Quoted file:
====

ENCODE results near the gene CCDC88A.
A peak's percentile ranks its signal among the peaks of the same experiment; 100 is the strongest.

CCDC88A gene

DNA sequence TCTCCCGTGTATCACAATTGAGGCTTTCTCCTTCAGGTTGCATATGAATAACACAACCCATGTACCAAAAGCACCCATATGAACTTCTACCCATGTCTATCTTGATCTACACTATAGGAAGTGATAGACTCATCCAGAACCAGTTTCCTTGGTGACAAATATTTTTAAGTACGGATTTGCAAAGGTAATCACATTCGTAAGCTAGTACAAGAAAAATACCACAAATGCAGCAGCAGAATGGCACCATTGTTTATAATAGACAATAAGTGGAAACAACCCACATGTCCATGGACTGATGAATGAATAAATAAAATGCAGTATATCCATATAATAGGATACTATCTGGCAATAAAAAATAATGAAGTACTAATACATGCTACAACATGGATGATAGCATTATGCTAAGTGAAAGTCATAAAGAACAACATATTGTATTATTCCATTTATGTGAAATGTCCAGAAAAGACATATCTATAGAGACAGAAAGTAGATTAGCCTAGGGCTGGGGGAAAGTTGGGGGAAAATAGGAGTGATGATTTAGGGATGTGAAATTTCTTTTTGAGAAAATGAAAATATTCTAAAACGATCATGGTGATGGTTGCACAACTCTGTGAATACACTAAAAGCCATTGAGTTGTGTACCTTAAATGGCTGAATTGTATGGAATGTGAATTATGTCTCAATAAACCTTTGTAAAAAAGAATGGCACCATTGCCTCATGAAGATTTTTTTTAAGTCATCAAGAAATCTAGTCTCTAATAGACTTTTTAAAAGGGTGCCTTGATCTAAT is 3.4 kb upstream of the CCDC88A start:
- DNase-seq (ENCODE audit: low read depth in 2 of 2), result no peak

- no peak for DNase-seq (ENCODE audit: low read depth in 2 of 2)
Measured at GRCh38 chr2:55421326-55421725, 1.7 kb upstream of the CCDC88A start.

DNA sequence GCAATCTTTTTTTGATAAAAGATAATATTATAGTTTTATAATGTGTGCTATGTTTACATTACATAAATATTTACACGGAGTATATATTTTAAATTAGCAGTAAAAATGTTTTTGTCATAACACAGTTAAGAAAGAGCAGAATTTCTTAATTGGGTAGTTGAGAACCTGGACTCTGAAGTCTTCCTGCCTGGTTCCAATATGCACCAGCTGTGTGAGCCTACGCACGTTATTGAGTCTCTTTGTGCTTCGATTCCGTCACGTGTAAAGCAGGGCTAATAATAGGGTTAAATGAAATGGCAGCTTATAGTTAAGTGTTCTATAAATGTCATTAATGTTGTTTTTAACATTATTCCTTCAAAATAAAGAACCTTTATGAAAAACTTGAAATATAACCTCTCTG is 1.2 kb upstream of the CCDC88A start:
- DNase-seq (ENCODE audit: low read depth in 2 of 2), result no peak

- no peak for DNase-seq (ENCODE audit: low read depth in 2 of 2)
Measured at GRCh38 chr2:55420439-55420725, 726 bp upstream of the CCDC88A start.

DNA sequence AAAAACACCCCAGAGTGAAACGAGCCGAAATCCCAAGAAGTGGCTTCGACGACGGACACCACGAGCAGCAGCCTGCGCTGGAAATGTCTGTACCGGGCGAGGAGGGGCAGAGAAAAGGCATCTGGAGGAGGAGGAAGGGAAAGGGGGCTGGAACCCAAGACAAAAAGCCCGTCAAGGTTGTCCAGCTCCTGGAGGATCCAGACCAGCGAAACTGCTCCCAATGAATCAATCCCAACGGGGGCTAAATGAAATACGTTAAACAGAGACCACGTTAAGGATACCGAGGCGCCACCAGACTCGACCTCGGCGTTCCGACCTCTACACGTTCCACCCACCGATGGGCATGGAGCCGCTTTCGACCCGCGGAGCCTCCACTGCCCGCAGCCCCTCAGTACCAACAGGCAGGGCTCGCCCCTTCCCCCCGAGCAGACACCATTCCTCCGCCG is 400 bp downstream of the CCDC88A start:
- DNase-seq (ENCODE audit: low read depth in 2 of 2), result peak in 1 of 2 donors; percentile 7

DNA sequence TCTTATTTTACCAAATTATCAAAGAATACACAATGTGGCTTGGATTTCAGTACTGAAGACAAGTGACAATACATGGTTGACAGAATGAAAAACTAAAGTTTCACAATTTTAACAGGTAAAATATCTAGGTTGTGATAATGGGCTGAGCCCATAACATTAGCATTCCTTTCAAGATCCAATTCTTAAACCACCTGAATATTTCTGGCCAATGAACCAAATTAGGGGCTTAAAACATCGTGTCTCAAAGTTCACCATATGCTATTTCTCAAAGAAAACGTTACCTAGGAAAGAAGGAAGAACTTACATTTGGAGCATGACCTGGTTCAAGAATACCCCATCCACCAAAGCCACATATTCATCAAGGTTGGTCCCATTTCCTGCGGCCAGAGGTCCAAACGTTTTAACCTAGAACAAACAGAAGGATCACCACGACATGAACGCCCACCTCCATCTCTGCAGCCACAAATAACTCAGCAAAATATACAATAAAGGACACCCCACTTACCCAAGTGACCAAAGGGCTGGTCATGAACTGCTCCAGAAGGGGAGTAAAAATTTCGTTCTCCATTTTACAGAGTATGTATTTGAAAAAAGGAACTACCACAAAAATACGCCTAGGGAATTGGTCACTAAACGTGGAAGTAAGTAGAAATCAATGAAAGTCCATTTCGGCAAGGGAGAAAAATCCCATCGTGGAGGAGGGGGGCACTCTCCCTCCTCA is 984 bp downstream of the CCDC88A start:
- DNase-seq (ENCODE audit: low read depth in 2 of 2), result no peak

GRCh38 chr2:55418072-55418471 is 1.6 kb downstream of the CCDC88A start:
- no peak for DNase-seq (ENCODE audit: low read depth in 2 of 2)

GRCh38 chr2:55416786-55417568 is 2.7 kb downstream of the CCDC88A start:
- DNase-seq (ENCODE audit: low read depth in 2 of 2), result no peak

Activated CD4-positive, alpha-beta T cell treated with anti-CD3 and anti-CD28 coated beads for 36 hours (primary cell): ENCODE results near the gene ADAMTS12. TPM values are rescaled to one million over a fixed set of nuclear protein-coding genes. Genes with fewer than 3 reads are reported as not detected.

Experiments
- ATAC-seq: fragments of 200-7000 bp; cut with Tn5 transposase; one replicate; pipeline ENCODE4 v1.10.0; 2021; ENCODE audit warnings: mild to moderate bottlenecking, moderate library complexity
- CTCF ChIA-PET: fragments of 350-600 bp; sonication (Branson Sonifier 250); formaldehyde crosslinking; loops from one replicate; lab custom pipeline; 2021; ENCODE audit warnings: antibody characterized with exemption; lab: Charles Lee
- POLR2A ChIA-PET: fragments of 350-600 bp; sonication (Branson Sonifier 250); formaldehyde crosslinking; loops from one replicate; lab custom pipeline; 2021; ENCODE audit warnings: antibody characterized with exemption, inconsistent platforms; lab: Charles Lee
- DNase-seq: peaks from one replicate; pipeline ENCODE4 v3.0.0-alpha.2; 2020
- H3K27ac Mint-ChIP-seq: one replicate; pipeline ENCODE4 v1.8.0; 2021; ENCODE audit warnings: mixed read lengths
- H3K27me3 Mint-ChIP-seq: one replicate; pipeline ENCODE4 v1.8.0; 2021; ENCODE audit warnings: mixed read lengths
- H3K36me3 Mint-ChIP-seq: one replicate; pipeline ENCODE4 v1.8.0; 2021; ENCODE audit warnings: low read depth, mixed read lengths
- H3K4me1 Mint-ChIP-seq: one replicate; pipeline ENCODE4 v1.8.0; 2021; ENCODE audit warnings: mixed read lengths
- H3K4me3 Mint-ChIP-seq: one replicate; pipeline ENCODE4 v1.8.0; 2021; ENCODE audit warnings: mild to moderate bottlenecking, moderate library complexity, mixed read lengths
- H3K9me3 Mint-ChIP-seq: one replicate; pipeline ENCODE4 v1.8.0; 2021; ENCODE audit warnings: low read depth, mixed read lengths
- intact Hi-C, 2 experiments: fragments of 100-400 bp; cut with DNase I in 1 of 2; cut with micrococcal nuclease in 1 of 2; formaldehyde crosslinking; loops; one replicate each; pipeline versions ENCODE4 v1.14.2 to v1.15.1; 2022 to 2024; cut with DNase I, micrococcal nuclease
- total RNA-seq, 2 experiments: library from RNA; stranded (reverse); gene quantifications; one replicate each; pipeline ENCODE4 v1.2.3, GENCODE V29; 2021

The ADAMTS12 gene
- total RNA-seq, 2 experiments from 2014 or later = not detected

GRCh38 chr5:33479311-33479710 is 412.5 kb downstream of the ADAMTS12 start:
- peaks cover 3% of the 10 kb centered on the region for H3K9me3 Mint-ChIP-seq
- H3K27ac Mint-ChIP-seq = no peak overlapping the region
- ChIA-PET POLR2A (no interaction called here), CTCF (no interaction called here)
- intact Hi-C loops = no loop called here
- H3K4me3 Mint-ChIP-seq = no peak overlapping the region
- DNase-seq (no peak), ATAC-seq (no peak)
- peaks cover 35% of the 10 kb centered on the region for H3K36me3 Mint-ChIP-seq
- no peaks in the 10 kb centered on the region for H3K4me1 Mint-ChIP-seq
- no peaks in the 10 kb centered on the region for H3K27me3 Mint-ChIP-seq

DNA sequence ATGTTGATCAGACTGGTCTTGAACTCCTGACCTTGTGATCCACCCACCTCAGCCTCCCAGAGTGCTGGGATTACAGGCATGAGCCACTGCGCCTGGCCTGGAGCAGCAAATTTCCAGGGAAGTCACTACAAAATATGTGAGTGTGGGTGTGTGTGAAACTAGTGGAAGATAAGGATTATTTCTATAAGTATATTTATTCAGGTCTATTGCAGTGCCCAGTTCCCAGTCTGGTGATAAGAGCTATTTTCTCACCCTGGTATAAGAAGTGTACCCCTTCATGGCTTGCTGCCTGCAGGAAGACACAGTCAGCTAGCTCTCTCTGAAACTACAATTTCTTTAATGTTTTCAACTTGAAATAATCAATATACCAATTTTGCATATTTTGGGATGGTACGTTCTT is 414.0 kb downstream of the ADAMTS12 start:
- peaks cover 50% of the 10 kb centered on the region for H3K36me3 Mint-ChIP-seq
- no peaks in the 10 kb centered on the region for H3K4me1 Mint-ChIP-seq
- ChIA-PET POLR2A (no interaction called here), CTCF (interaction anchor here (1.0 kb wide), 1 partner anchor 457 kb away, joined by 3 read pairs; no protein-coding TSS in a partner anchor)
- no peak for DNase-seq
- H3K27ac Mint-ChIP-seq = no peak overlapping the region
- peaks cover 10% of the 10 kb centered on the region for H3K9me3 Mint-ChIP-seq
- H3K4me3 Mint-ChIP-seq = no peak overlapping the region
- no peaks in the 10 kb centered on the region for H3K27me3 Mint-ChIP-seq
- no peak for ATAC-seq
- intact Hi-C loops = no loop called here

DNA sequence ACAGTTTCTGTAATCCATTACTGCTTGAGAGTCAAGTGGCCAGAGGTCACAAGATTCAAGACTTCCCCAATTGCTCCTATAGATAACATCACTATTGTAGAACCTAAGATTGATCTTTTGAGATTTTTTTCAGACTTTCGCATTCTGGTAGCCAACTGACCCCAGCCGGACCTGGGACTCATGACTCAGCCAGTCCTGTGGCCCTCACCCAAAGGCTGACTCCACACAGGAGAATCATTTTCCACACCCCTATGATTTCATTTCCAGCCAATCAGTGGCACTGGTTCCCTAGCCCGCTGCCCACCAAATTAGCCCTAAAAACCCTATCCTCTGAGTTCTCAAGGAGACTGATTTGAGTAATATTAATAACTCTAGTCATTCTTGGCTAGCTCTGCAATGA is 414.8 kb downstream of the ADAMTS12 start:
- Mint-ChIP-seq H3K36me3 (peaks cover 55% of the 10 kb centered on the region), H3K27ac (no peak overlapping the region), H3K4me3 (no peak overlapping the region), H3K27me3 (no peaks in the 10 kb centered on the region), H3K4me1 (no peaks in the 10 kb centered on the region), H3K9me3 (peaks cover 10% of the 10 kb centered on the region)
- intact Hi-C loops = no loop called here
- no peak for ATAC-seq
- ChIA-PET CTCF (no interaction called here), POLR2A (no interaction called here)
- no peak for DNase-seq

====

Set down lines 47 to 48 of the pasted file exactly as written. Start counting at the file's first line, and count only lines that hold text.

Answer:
- peaks cover 50% of the 10 kb centered on the region for H3K36me3 Mint-ChIP-seq
- no peaks in the 10 kb centered on the region for H3K4me1 Mint-ChIP-seq